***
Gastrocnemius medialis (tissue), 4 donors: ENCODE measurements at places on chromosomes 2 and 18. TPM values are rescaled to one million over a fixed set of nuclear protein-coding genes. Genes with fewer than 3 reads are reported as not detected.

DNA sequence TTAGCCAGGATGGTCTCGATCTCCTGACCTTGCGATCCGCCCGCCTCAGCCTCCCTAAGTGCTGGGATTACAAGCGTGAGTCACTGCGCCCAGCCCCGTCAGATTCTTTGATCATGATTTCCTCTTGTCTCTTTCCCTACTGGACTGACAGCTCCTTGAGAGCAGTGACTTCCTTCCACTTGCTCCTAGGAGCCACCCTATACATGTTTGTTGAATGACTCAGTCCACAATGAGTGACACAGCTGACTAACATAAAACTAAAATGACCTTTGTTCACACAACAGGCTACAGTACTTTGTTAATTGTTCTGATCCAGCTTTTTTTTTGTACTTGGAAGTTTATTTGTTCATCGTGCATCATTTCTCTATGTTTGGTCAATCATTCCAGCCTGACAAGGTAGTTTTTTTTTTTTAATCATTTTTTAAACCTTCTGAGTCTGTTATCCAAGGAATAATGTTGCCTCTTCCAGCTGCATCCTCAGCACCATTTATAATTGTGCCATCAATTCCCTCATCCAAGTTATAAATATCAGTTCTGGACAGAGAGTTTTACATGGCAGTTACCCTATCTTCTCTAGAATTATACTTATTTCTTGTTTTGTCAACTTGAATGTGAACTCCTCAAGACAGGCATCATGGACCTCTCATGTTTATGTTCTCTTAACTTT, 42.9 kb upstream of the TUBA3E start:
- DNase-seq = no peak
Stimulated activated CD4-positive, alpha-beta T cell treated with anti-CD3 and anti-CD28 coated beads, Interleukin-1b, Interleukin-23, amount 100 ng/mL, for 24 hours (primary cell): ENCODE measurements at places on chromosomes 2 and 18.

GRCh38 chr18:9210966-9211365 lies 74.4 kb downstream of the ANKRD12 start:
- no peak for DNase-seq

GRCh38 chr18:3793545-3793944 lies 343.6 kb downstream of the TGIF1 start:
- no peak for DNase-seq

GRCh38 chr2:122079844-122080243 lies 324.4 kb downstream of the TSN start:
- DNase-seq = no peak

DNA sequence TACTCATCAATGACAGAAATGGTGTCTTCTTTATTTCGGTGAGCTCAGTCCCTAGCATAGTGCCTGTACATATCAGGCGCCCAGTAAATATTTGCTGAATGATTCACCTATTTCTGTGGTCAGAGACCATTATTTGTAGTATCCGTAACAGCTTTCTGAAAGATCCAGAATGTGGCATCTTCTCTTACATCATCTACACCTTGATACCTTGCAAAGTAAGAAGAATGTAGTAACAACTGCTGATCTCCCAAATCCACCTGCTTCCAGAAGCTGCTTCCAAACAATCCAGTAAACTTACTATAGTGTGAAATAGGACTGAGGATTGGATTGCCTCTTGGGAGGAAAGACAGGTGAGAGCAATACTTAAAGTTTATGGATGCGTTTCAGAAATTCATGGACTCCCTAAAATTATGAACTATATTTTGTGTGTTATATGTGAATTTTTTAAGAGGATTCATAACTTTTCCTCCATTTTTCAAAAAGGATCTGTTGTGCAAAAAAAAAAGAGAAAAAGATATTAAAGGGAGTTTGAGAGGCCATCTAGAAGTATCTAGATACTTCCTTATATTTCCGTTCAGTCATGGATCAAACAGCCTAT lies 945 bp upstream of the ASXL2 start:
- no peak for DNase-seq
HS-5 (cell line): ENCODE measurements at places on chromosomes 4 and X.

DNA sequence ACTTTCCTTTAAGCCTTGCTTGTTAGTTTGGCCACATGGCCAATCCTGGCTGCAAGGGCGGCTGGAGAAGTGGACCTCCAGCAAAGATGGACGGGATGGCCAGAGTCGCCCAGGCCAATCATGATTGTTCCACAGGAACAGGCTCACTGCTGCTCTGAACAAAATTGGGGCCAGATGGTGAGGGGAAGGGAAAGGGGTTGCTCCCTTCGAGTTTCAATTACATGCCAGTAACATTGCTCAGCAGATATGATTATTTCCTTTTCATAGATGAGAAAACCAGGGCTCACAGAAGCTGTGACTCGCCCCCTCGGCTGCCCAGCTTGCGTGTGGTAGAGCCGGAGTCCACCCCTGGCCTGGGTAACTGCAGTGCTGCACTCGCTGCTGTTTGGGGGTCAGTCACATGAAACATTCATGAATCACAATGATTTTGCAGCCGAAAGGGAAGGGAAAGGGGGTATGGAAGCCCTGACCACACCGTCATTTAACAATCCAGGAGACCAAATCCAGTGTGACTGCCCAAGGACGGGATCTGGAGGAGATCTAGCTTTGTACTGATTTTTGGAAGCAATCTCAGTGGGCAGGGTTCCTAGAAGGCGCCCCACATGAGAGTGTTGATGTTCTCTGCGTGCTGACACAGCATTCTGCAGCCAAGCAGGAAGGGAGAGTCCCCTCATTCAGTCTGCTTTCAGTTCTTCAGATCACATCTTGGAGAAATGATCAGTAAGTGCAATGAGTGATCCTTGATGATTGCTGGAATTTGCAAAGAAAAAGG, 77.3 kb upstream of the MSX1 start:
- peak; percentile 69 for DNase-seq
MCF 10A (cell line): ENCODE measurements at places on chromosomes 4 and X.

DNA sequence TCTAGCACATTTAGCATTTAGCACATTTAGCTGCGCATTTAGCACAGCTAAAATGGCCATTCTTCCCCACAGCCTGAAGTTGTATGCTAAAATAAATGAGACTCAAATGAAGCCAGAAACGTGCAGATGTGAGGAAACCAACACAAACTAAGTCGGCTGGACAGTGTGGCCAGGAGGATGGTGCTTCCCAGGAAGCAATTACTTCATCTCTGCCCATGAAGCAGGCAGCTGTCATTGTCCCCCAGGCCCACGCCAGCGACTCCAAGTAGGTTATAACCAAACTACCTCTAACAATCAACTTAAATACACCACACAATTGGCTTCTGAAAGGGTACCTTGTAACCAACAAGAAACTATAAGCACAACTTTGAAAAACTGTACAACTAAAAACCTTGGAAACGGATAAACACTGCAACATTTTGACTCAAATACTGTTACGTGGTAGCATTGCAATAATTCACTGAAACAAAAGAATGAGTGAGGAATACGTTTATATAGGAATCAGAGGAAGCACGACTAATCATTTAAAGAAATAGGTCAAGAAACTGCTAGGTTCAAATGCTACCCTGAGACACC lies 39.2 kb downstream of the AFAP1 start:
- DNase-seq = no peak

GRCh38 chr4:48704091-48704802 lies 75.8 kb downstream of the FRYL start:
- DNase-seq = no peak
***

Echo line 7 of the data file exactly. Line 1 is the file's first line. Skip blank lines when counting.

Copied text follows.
GRCh38 chr18:3793545-3793944 lies 343.6 kb downstream of the TGIF1 start: